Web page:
Nevada Meteorite Picture of the Day
(for the Month of September 2009)

Discover the Solar System - right here in the Nevada desert! Every month a different image or photograph of a NEVADA meteorite will be featured, along with a brief explanation written by a meteorite-recovery expert.

Image taken May 16, 2009:
See Explanation.

Name of Nevada Meteorite: Provisional Name has been APPROVED - recovery data has already been submitted to the Nomenclature Committee for a NomComm-approved provisional NUMBER.
Image by Robert Verish.
Credit: Image taken by author. Please request permission before use.


Over the past few years a number of small, L-chondrite individuals (such as the one depicted in the above image) have been found on this dry lake. These tiny stonys all have the same gross appearance, regardless of shape. Each one is nearly covered with a fresh fusion crust, but never 100% covered. There is always a small patch that is not covered, which exposes a relatively fresh groundmass. In every specimen it appears that the missing fusion crust did not break off. As is the case with this specimen, the fusion crust shows evidence of "having run out of time" to completely cover the stone. Because of the tabular shape of this stone, the flow-lipping on this specimen is more pronounced.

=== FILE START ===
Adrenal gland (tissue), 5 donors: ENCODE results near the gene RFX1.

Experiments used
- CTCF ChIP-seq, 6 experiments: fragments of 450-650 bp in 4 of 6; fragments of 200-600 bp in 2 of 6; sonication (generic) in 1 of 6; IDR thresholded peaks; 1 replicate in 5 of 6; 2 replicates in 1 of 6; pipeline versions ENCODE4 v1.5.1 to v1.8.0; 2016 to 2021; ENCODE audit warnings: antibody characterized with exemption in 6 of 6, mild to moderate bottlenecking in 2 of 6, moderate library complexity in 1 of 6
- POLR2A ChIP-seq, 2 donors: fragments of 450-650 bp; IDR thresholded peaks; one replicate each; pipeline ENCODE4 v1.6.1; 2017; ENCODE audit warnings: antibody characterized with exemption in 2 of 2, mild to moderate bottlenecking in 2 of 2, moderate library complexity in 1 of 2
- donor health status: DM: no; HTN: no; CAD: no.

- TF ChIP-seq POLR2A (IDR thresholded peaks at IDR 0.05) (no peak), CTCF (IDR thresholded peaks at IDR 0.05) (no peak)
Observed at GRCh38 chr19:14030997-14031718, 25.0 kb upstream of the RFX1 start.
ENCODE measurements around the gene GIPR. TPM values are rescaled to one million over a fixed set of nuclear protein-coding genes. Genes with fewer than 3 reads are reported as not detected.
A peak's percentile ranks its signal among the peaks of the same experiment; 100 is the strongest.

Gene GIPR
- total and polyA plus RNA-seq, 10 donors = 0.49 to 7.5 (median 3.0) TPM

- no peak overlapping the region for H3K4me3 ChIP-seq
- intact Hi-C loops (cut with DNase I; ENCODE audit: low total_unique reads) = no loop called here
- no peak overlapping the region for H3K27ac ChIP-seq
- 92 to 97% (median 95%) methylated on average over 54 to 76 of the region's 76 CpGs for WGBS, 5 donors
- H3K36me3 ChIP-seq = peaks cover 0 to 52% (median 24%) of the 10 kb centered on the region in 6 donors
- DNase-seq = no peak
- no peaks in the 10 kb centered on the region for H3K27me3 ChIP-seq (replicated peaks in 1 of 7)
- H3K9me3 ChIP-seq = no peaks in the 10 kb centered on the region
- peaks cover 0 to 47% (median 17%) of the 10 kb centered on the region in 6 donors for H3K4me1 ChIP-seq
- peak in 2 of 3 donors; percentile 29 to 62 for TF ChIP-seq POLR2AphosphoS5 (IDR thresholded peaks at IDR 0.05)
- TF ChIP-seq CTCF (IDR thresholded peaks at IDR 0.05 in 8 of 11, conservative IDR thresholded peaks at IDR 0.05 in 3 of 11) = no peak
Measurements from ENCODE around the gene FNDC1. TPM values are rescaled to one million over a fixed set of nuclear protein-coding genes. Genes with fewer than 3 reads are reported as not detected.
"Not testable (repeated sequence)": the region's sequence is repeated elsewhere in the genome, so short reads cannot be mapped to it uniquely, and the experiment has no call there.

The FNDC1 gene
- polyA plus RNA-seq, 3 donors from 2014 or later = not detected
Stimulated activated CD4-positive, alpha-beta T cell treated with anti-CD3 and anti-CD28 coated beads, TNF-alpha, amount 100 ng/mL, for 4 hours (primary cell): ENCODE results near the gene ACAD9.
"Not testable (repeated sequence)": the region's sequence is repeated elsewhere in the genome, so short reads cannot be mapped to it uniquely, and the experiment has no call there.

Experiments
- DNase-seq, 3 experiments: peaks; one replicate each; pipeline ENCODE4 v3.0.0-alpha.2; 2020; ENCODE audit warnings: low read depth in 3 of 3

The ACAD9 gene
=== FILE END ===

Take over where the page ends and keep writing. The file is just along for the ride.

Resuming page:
One of these small stones found in 2002 has been turned-in for classification, and was characterized as "L6-chondrite". The meteorite in this image is probably paired to all of those earlier found L6 meteorites. At this same locality, there have been other (more weathered) chondrites previously recovered.

Being a recent find, there is very little additional information that can be shared at this time.
More information will be forthcoming in a future Nev Met POD.

For Reference:

If you have found a new Nevada meteorite and would like to report it 
and get a "provisional" name, or even easier, you have made a find 
from a known, formally named locality and would like to have a 
provisional number issued, 
you can contact the Editor of the Meteoritical Bulletin, Dr. Michael K. Weisberg
for more information.

Would you like to see your image displayed here? Feel free to submit your image to the editor's email address below. Any and all submissions of Nevada meteorite images are welcome.

The previous Picture of the "Day" is HERE !

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Authors & editors: Robert Verish (Meteorite-Recovery Lab)